The article also states that “incessant menstruation” is a modern construct. That women, in our “natural state,” wouldn’t have as many periods as we have in the modern world. In Mali, women only have about 101 periods in their lives. This is because they start having periods later, which means fewer periods per year, and they have more babies and breastfeed longer. Meanwhile in the U.S., we have ~ 350-400 periods in our lifetimes. We have endometrial cancer and ovarian cancer from all that extra building of the lining and shedding of the lining and popping out eggs each month – in Mali, they have none.
So, by having fewer periods, you are decreasing your risk of endometrial and ovarian cancer, decreasing blood loss (which can lead to lower academic performance if you become iron deficient), and using fewer feminine hygiene products (decreasing the burden to landfill).
There is a theoretical increased risk of breast cancer with the increased exposure to estrogen from the birth control pills, so definitely check your breasts for any lumps that don’t go away and report them to your doctor. But some say this risk is association and not causation and the National Cancer Institute cites studies that show the risk goes away after 10 years off the birth control pills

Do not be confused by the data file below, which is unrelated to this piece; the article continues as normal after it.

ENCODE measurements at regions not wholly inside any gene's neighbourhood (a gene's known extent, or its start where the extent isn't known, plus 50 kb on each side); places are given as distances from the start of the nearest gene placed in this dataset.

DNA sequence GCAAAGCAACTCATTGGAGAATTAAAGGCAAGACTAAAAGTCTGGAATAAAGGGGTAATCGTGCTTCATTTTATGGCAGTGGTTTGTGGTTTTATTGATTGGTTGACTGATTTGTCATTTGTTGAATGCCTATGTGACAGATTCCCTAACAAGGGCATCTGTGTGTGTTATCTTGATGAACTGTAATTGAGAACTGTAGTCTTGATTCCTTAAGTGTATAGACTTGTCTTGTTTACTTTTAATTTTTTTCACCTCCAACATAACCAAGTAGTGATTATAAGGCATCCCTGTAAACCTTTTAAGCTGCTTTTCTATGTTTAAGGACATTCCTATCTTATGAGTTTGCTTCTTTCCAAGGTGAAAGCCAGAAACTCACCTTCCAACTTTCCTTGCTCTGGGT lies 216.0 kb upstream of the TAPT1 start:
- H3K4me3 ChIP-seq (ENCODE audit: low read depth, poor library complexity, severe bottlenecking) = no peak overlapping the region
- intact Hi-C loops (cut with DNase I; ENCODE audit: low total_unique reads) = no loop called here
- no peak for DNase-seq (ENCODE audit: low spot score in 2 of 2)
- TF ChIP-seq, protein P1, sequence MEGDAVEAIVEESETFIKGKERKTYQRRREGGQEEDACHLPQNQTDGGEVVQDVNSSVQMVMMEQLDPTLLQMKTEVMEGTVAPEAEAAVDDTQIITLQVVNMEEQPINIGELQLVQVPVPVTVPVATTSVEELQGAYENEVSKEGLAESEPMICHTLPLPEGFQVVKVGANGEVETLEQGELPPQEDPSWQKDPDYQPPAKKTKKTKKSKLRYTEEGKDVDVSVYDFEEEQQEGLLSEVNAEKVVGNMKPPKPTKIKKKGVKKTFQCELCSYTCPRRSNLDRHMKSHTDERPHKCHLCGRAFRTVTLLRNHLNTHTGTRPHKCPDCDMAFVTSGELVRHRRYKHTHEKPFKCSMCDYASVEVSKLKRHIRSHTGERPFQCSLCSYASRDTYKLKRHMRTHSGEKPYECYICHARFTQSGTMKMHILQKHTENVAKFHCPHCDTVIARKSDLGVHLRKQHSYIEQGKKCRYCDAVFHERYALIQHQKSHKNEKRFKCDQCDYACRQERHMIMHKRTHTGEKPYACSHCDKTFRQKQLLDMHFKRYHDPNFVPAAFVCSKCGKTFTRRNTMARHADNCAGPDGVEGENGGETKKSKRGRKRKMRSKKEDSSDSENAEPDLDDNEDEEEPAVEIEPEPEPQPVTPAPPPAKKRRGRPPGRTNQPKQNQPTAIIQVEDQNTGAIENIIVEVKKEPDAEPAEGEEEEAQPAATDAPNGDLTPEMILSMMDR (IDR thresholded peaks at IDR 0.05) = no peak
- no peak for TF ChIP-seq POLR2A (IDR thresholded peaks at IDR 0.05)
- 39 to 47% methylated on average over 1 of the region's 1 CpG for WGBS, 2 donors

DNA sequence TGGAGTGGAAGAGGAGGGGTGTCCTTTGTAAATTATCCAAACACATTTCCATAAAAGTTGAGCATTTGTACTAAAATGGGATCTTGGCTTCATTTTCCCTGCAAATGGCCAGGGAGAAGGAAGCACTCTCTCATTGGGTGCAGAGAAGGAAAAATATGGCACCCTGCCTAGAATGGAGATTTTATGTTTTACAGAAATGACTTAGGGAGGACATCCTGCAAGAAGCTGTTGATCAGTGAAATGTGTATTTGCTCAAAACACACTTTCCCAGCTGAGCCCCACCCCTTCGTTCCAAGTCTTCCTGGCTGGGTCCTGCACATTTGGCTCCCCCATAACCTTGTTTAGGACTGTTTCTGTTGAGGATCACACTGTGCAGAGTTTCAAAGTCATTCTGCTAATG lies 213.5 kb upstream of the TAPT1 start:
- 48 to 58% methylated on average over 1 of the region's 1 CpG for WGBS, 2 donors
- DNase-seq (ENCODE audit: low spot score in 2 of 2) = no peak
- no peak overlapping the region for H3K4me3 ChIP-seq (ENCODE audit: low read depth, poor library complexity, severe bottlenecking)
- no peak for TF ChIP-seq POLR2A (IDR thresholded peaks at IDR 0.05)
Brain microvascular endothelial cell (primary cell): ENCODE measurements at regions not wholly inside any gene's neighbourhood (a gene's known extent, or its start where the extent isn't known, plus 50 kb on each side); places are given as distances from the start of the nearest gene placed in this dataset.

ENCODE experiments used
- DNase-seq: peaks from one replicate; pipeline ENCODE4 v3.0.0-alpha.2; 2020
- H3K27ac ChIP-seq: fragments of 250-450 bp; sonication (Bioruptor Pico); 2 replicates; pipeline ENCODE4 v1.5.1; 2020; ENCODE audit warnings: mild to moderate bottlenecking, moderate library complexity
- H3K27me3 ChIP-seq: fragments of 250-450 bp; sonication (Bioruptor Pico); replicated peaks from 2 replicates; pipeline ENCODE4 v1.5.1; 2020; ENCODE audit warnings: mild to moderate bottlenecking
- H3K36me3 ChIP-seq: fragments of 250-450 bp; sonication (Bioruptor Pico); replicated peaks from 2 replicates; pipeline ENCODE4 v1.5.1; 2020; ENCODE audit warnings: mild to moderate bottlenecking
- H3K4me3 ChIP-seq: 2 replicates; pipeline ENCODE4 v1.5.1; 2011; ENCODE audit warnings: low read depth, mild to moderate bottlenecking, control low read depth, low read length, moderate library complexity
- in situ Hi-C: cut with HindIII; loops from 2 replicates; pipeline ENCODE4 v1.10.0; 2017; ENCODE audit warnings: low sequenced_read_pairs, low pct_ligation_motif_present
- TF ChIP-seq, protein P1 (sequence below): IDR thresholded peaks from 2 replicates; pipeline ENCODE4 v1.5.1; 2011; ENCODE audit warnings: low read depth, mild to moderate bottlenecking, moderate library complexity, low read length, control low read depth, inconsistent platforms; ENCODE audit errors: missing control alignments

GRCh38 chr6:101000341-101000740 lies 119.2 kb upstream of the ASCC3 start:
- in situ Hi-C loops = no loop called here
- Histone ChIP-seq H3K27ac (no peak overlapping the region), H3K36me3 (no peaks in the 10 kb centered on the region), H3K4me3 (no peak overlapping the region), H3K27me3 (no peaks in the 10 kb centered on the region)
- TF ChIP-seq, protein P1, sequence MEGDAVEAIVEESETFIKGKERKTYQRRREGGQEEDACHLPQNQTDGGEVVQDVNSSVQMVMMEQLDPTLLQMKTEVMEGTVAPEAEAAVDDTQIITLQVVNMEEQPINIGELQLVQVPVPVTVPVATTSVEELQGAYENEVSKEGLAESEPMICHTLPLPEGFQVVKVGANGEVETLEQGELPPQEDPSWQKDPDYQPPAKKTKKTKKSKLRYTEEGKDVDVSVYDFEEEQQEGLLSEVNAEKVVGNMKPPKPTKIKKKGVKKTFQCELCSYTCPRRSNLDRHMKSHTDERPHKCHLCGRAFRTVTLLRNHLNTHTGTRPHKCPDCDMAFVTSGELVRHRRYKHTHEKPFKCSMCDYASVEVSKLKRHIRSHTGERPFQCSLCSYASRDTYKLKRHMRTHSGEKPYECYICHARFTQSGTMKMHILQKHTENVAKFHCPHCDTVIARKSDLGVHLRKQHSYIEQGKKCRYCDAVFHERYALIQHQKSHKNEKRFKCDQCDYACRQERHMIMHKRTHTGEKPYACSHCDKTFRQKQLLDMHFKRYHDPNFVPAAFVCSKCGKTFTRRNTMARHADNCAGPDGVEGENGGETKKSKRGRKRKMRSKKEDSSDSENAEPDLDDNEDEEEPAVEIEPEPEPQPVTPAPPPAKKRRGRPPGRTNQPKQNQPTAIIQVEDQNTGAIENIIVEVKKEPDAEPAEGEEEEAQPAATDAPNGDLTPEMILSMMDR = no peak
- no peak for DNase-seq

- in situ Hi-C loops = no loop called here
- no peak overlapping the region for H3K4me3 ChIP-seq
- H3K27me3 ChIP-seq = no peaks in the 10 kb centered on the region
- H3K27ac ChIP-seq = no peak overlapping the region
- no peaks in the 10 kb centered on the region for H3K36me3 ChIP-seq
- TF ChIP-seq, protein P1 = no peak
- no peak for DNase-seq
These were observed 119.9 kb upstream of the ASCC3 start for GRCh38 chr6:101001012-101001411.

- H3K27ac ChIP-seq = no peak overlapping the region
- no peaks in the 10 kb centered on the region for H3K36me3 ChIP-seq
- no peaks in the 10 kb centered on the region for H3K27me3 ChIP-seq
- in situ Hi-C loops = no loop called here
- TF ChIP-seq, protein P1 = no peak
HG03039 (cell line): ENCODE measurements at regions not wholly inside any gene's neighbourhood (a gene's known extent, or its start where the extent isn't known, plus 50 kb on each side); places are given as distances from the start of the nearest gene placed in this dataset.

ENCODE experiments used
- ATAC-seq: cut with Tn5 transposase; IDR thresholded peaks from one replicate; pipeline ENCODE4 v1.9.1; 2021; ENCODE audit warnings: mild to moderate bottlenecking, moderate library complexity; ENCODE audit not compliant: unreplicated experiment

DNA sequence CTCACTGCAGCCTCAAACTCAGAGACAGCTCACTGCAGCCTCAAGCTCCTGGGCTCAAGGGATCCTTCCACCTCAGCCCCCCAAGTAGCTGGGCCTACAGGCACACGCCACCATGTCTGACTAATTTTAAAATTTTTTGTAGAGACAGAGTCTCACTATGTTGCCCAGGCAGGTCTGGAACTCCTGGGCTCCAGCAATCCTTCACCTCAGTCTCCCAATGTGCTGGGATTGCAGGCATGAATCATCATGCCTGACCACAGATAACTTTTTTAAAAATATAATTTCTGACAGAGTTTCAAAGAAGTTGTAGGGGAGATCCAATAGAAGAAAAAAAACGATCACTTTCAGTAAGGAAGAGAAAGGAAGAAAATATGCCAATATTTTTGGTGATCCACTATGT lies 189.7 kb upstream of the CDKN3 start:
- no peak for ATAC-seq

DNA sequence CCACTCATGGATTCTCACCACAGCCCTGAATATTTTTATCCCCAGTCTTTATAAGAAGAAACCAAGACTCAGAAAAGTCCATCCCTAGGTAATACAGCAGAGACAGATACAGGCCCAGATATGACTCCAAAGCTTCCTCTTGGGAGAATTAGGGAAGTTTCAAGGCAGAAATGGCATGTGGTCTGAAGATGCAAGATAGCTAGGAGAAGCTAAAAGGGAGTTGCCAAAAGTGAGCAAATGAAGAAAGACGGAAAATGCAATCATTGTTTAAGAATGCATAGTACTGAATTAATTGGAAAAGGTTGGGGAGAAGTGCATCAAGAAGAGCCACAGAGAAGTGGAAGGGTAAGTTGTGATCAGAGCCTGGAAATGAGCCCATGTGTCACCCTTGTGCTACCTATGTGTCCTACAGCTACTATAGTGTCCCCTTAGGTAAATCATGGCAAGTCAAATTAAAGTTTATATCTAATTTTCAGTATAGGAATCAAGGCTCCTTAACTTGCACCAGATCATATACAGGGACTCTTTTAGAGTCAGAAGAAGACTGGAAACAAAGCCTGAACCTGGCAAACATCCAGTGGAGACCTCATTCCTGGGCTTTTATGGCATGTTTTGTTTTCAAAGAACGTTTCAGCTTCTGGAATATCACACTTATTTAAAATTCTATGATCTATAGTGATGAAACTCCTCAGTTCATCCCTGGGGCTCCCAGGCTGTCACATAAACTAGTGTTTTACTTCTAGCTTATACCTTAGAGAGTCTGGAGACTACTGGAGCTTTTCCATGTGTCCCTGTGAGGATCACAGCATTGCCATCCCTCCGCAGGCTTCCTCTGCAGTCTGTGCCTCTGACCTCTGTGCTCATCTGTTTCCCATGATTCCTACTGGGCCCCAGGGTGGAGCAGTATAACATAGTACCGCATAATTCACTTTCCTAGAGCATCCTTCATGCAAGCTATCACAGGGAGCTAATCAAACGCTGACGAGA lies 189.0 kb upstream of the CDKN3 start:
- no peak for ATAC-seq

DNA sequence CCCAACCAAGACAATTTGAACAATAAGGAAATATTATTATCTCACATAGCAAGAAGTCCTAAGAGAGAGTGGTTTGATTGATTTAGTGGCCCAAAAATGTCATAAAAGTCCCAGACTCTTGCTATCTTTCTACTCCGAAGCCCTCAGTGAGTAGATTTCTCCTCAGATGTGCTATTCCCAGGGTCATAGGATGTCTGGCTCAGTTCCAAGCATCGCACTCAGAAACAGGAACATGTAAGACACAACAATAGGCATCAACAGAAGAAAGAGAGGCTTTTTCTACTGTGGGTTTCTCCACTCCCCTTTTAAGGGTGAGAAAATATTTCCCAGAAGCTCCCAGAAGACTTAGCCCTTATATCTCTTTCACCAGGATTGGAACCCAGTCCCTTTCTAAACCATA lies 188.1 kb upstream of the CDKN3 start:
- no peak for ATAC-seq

Now that we know that we can skip our monthly bleed, wouldn’t life be better with less bloodshed?
So, if you have finals coming up, a competition, a sports event, vacation… you can SKIP THAT PERIOD. Or in general, are you going to do better on the GRE/MCAT/finals or life, on your period or off your period?
— Dr. Yen
Article published in the Annals of the Internal Medicine by Malcolm Gladwell http://gladwell.com/john-rock-s-error/
Endometrial Cancer Prevention http://www.reuters.com/article/us-health-endometrialcancer-contraceptio-idUSKCN0QP2AH20150820
Ovarian Cancer Risk Reduced by the American Cancer Society http://www.cancer.org/cancer/ovariancancer/detailedguide/ovarian-cancer-prevention
Blog posts are not a substitute for professional medical advice. The informational is for general informational purposes only and are not a substitute for professional medical advice. Always seek the advice of your doctor/primary care provider before starting or changing treatment.